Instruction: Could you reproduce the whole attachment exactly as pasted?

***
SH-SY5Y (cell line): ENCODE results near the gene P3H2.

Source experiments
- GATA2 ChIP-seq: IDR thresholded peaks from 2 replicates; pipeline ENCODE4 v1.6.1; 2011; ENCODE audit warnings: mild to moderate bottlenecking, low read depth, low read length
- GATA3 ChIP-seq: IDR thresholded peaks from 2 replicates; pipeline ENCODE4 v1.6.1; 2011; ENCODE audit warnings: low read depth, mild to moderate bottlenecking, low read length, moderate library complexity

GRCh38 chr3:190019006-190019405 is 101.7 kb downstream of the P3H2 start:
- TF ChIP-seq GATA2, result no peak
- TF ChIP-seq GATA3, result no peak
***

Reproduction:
SH-SY5Y (cell line): ENCODE results near the gene P3H2.

Source experiments
- GATA2 ChIP-seq: IDR thresholded peaks from 2 replicates; pipeline ENCODE4 v1.6.1; 2011; ENCODE audit warnings: mild to moderate bottlenecking, low read depth, low read length
- GATA3 ChIP-seq: IDR thresholded peaks from 2 replicates; pipeline ENCODE4 v1.6.1; 2011; ENCODE audit warnings: low read depth, mild to moderate bottlenecking, low read length, moderate library complexity

GRCh38 chr3:190019006-190019405 is 101.7 kb downstream of the P3H2 start:
- TF ChIP-seq GATA2, result no peak
- TF ChIP-seq GATA3, result no peak